There was so much buzz and talk about GaGa and Kendrick’s friendship a couple of months back, and even more so when it was announced they had a collaboration on the latter’s most recent album, which of course never made the cut (for political reasons, I believe).
Thankfully, GaGa’s DJ has been kind enough to liberate this demo version of the good kid, m.A.A.d city jam (why more artists don’t let this stuff go I’ll never know), with GaGa taking over hook duty and really doing a decent job. It’s not going to outdo the original by any means but her version is legitimately likeable, scaling back her usual exuberance for a laidback performance that reminds those of us who don’t follow her music that she does possess some ability. It’s not even that she’s vocally perfect either, it’s actually the opposite: her raw yet mellow delivery matches the vibe (sorry) of the instrumental perfectly, compliments Kendrick’s verses, and even his work on the hook. I wonder though, there’s a warped second voice in the hook of the album version-could it be a distorted version of her vocals? Tough to say, but it’d be great to hear a finalised version with this hook and the original mixed.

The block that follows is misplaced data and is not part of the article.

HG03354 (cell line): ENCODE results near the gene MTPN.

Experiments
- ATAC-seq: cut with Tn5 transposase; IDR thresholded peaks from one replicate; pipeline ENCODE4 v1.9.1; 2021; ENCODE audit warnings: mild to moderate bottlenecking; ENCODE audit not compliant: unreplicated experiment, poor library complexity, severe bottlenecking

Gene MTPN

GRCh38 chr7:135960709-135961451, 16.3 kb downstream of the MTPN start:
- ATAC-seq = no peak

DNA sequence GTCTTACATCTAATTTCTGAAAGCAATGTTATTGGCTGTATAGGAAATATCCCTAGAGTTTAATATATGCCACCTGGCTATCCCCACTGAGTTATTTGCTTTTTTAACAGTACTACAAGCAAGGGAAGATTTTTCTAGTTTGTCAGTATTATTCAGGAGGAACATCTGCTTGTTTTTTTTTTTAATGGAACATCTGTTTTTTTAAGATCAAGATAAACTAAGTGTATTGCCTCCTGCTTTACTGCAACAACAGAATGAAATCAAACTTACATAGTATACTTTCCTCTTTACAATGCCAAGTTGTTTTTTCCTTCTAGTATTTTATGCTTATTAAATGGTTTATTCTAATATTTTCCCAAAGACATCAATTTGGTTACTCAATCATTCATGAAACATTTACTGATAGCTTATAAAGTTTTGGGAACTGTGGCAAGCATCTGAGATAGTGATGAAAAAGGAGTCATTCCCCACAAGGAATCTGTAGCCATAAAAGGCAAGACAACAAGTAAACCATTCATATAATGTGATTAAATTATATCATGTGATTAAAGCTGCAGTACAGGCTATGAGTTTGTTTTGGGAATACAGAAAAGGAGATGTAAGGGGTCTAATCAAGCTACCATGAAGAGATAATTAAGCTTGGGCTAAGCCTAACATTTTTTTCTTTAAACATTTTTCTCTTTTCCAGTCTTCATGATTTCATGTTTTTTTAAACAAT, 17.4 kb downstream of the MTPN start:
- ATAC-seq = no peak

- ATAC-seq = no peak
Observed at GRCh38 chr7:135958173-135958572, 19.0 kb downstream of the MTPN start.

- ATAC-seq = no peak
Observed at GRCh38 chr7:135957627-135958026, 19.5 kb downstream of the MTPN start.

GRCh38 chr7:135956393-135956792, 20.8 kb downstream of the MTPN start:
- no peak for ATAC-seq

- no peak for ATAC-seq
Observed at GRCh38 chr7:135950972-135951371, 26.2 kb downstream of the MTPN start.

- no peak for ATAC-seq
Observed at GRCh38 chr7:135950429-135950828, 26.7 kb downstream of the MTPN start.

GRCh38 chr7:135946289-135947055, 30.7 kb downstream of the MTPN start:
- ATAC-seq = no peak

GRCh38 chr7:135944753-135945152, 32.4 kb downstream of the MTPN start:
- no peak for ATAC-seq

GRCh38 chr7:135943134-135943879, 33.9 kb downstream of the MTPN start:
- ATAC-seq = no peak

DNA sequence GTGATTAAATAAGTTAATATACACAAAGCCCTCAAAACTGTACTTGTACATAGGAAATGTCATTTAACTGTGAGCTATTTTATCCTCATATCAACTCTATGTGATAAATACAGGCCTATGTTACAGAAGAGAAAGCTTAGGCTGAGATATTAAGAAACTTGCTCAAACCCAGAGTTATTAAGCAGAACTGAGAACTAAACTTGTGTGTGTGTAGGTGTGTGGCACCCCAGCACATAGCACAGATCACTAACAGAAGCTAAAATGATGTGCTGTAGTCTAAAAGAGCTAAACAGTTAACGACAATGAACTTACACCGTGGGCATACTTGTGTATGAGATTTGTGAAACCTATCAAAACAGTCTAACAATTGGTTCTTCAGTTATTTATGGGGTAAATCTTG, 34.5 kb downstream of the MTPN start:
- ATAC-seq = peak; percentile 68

The trio’s GMB album is due on 27th November, and whilst the releases so far have been of a consistently good quality, there’s no doubt that adding fellow West Coasters Kendrick and Blu to the lineup will really turn heads.
In keeping with their more aggressive approach on this album, there’s crunching production on this one that gives their raps much more intensity, and makes for a nice departure from the more laidback beats we usually associate with all of the acts on here. The boom-bap percussion complements the Div’s cadences extremely well, whilst Blu’s dulcet tones contrast rather nicely with it to create a distinctively underground rap sound, and Kendrick’s high-paced flow rides the production slightly differently to the rest for a final touch of diversity. A variety of performances and results, and they combine for a very replayable track that bodes well ahead of GMB.
The week is up… Yall did it… Appreciation day is TODAY. Me and COLE was in the stu lastnight…